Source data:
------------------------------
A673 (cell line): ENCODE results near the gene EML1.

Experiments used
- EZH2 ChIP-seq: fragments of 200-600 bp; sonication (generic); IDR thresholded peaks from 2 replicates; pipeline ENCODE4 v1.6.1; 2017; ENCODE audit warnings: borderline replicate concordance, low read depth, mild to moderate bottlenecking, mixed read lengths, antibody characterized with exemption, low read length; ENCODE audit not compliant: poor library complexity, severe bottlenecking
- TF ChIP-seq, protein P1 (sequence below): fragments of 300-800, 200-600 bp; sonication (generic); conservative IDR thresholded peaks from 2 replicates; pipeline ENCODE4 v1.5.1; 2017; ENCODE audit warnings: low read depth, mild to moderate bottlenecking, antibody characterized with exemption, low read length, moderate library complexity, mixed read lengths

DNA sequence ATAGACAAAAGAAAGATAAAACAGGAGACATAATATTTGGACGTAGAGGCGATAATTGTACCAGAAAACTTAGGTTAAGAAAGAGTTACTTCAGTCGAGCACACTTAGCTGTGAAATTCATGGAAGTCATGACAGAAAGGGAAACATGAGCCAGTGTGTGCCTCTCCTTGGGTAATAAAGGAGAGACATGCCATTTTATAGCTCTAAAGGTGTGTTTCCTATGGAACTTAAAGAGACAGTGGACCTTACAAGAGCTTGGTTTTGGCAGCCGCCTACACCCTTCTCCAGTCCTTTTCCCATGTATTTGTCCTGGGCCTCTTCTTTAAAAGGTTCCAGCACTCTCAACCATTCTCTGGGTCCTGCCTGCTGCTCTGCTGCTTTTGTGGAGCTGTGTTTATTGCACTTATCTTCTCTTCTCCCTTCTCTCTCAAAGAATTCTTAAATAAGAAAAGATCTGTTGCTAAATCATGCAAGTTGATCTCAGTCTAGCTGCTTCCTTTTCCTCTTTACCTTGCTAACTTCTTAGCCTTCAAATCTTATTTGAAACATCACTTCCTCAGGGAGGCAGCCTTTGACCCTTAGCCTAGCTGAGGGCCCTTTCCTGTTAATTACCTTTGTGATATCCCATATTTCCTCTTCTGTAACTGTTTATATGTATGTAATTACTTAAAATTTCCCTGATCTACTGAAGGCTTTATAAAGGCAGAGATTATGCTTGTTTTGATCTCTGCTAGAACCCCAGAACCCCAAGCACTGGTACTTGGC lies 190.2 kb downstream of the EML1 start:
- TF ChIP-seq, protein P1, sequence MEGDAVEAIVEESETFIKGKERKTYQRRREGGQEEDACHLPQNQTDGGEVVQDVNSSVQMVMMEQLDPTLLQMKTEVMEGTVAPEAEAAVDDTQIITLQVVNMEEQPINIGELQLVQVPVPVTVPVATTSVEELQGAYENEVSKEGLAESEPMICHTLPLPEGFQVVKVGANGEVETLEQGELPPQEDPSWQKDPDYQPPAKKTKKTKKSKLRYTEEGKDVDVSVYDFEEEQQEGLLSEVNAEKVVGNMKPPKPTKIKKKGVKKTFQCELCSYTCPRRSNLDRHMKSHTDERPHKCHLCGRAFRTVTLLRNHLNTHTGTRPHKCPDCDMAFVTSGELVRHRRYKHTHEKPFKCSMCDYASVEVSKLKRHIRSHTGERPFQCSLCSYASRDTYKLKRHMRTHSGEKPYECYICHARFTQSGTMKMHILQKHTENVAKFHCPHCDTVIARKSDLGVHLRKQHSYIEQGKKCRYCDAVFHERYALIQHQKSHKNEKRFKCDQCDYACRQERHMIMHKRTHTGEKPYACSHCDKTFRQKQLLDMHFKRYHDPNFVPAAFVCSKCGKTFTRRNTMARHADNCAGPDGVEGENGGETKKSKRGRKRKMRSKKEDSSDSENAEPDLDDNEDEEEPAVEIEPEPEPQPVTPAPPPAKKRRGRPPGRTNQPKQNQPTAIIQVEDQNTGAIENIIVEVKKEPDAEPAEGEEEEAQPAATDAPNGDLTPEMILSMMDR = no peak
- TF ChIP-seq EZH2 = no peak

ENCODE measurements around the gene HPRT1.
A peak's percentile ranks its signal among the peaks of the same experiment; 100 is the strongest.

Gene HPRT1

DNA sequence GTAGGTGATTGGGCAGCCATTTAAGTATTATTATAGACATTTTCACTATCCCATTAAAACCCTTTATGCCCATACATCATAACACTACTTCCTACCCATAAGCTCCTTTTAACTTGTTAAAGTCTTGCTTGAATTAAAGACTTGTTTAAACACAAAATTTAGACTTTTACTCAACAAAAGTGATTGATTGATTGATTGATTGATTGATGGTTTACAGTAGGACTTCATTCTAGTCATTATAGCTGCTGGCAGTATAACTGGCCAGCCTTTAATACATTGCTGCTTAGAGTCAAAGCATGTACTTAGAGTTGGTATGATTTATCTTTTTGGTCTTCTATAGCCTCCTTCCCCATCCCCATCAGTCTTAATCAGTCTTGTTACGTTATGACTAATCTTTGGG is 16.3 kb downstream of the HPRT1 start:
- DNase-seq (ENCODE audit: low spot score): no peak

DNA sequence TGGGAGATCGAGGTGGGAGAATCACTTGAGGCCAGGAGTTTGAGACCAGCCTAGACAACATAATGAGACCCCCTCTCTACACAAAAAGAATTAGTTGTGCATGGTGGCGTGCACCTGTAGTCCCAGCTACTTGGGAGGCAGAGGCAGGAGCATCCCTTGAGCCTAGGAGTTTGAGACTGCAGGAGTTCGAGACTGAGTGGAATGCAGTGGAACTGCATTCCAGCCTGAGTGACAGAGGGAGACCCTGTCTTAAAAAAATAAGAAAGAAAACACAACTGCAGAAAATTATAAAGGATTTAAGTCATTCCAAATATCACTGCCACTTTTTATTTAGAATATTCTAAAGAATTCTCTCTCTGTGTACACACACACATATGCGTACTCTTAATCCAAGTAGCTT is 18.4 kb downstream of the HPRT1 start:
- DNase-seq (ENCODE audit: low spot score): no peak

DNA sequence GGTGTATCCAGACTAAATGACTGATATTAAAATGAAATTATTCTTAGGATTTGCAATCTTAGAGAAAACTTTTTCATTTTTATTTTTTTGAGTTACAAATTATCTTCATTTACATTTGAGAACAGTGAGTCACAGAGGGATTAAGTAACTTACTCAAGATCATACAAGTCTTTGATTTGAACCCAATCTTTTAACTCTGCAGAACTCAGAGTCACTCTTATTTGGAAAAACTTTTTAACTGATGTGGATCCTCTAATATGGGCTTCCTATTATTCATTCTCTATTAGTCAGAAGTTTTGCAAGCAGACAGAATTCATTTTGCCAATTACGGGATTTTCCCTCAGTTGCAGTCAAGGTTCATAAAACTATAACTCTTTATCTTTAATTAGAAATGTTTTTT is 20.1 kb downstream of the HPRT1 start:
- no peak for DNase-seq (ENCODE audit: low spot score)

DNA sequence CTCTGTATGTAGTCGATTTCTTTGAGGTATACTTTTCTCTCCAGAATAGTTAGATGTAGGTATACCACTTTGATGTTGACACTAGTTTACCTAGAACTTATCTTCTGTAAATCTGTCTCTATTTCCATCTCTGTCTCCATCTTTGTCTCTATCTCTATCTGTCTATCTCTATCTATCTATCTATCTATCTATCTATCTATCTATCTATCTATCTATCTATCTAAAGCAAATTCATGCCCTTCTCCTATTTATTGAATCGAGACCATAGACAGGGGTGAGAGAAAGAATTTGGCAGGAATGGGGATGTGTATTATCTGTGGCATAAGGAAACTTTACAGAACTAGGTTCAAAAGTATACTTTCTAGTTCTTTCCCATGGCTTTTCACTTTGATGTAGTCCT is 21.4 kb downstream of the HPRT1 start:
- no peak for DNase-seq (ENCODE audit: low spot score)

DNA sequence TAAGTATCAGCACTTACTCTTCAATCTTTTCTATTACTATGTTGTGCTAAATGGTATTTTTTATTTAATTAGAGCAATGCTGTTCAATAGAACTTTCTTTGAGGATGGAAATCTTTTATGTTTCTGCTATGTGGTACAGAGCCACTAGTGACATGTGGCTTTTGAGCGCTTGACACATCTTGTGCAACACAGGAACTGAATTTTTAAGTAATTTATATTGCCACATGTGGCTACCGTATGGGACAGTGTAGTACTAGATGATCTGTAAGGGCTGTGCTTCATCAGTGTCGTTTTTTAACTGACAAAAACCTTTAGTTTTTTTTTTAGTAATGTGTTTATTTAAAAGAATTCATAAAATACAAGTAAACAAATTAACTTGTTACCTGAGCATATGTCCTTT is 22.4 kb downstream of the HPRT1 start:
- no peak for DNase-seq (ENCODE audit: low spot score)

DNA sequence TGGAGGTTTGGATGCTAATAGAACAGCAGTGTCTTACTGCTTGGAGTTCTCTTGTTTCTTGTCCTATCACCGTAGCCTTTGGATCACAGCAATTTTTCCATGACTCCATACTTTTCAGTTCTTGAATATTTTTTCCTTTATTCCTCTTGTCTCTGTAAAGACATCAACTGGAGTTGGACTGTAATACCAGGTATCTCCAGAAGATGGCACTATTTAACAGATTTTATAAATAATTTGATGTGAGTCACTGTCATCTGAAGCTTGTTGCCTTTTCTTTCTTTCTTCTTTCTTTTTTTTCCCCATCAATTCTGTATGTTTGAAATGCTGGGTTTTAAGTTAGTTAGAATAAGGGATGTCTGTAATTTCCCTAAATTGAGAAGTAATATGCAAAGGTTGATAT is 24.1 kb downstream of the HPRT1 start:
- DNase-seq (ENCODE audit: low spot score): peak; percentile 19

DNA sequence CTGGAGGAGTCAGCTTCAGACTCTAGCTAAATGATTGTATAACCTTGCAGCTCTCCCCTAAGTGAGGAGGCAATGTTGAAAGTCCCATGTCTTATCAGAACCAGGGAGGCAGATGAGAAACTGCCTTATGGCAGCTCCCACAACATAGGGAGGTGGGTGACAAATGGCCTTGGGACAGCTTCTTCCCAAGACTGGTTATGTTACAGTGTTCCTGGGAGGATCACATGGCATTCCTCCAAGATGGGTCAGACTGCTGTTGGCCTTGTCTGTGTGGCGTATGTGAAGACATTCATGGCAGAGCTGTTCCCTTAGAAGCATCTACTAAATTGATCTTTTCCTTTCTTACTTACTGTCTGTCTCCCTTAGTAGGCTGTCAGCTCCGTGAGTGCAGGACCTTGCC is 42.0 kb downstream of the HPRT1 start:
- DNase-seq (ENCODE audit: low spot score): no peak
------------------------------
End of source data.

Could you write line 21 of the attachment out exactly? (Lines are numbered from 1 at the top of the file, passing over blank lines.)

DNA sequence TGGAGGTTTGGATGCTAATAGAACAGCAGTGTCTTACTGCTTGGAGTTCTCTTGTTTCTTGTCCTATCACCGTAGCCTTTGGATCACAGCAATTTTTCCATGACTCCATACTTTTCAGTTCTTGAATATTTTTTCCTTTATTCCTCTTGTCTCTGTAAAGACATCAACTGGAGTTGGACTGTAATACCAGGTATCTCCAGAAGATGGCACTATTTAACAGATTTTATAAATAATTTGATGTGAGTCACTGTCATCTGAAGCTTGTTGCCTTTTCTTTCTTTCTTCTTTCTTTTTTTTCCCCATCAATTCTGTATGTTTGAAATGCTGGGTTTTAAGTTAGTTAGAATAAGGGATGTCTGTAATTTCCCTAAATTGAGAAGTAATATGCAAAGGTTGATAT is 24.1 kb downstream of the HPRT1 start: